This is a research project in partnership between Engr308 Technology and the Environment and SCRAP Humboldt, during Fall 2012, to compare the impacts of single use plastic bags, paper bags, store bought reusable bags, and DIY reusable bags in Arcata, Humboldt County, California.
SCRAP is a 501(c)(3) nonprofit organization. Their mission is "to inspire creative reuse and environmentally sustainable behavior by providing educational programs and affordable materials to the community." Humboldt SCRAP is the fourth SCRAP in the US.
In Fall 2010, Engineering 308 partnered with the City of Arcata to research the impacts of single use plastic bags. The results at Arcata plastic bags helped to educate arguments over the merits of a single use plastic bag ban. This article gives more background.
Findings[edit | edit source]
This research on different grocery shopping bags is primarily compared on three metrics: cost, carbon dioxide emissions, and embedded energy. This research shows that single use paper bags have more embedded energy and offset more carbon dioxide than single use plastic bags. While the store-bought reusable bags tend to have high amounts of embedded energy and offset carbon dioxide, their additional structural integrity allows the bags to be used multiple times. After several uses, the reusable bags become more sustainable than the multiple single use bags that would be used otherwise.
Teams[edit | edit source]
Single use plastic bag team[edit | edit source]
Objective: The objective is to determine the energy, carbon, money and trash impacts of single use plastic bags.
Paper bag team[edit | edit source]
Objective: Find the embedded energy, CO2 emitted through all processes, the cost, and the energy cycle from cradle to grave of paper bags.
Description: Paper bags have been under much debate due to the fact that they are made out of a limited natural resource (trees) and because they are believed to have a large carbon footprint. Our research traced the life cycle of paper bags from the North Coast Coop, Wildberries Market, Rays Market, and Safeway. We compared the cradle to grave energy, carbon emissions, and cost to the consumer for paper bags from each store to understand if it is better to chooses paper or plastic at grocery stores.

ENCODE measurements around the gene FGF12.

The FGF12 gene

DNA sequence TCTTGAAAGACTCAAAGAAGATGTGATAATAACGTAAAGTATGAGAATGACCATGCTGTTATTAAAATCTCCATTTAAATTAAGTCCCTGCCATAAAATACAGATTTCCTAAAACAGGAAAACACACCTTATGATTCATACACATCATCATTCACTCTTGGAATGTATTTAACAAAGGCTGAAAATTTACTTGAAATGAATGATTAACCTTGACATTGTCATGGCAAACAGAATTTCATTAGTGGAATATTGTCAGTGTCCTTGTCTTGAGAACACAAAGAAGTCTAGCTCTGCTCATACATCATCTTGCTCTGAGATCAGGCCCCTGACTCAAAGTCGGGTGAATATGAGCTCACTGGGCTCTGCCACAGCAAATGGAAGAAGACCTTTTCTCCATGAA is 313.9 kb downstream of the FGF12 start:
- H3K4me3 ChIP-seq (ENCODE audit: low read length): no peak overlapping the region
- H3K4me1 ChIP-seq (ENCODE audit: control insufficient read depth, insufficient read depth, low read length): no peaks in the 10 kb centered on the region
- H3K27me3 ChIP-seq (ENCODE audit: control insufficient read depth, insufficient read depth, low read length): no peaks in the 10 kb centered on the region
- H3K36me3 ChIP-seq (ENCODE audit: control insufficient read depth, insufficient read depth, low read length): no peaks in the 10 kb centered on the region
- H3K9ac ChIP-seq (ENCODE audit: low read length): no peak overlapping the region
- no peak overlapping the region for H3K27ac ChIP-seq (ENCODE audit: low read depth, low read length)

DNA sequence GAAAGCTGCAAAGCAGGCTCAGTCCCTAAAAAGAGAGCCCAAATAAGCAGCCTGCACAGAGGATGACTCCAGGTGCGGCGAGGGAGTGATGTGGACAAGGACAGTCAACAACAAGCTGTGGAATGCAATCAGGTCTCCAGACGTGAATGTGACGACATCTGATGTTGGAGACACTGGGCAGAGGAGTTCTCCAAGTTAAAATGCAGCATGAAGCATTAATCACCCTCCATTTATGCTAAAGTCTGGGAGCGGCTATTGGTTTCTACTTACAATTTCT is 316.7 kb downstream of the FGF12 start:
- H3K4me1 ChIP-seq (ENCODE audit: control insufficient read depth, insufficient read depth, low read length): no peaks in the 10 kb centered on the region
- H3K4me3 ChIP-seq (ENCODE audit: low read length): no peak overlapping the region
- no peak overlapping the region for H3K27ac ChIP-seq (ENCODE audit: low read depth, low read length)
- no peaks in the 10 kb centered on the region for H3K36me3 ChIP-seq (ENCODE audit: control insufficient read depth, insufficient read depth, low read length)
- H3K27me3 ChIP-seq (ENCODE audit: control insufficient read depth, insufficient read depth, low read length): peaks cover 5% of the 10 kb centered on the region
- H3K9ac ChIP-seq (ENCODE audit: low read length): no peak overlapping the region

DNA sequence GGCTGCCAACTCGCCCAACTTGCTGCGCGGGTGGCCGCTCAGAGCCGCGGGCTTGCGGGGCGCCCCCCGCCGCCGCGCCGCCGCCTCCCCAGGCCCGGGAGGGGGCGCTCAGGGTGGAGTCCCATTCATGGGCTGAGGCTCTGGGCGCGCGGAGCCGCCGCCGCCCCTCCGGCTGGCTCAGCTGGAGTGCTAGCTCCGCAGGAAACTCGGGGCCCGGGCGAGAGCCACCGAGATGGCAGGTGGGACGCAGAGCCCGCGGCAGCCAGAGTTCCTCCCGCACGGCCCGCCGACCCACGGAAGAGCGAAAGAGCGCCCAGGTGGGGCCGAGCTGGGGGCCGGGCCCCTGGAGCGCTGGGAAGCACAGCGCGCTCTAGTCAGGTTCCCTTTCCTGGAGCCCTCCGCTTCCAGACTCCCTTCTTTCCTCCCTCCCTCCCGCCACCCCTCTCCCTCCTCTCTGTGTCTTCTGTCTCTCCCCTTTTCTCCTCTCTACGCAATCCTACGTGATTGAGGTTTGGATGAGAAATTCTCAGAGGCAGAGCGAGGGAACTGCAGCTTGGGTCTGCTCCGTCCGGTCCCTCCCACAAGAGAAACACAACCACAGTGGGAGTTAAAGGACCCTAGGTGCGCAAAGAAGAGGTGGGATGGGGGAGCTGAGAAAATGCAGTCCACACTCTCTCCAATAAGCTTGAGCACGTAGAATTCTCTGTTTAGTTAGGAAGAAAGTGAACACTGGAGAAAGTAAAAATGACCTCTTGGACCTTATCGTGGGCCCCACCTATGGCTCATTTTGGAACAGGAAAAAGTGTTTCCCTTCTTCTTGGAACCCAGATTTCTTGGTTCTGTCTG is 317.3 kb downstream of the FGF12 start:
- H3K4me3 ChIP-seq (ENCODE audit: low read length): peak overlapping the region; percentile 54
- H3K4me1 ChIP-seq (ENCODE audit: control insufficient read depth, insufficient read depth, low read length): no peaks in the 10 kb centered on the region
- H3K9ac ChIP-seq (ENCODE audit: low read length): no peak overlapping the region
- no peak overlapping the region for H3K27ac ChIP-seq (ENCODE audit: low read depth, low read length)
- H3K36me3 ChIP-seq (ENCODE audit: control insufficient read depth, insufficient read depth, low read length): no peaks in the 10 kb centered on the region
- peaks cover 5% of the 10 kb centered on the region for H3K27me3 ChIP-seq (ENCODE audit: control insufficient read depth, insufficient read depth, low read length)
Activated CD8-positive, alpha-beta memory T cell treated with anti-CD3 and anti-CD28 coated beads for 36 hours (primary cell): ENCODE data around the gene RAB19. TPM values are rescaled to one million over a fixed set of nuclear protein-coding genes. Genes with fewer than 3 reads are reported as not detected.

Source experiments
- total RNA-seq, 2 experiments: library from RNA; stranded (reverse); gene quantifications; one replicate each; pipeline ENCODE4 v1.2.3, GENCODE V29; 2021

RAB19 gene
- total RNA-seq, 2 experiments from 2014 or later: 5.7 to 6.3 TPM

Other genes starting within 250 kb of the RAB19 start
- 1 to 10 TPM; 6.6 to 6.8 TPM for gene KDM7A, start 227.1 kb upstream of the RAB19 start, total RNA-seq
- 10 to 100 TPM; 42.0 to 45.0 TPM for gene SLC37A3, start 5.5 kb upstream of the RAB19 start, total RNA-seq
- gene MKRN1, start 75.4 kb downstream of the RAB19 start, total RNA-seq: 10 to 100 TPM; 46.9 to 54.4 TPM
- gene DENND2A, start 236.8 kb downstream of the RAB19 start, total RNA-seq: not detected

Store bought reusable bag team[edit | edit source]
Objective: Our group is focusing on the life cycle assessment of reusable shopping bags provided at grocery stores in Arcata. We will be measuring money, carbon, energy, and trash.
Description: Reusable store bought bags provide an alternative to using single use plastic bags every shopping trip. These bags are lightweight, compact, washable and available in most stores. Store bought bags come in many sizes and materials with some being very sturdy and long lasting and others less so. Our research compares the energy, CO2 emissions and water usage to produce cotton canvas, jute and polypropylene bags over their lifespan.
DIY reusable bag team[edit | edit source]
Objective: The objective of our group is to determine the energy and trash impacts in the diversion of plastic bags from single use throw-outs into re-crafted multi-use bags.
Meta team[edit | edit source]
Objective: Our group's focus is to organize information collected by the other teams and design a sortable table that will produce specific information about the cost and energy expenses of our daily bag choices here in Arcata.
Research[edit | edit source]
Single use plastic bag research[edit | edit source]
Energy[edit | edit source]
- Some Dangers as well how many bags and how much oil it takes to produce this many plastic bags.
- Petroleum, coal, and natural gas for a single plastic bag.
Carbon[edit | edit source]
- Amount of carbon per relevant fuel type.
Cost[edit | edit source]
- "California taxpayers spend approximately $25 million every year to collect and landfill plastic bags." 
- Berkely proposed a plastic bag ban due to cost and impacts on the environment.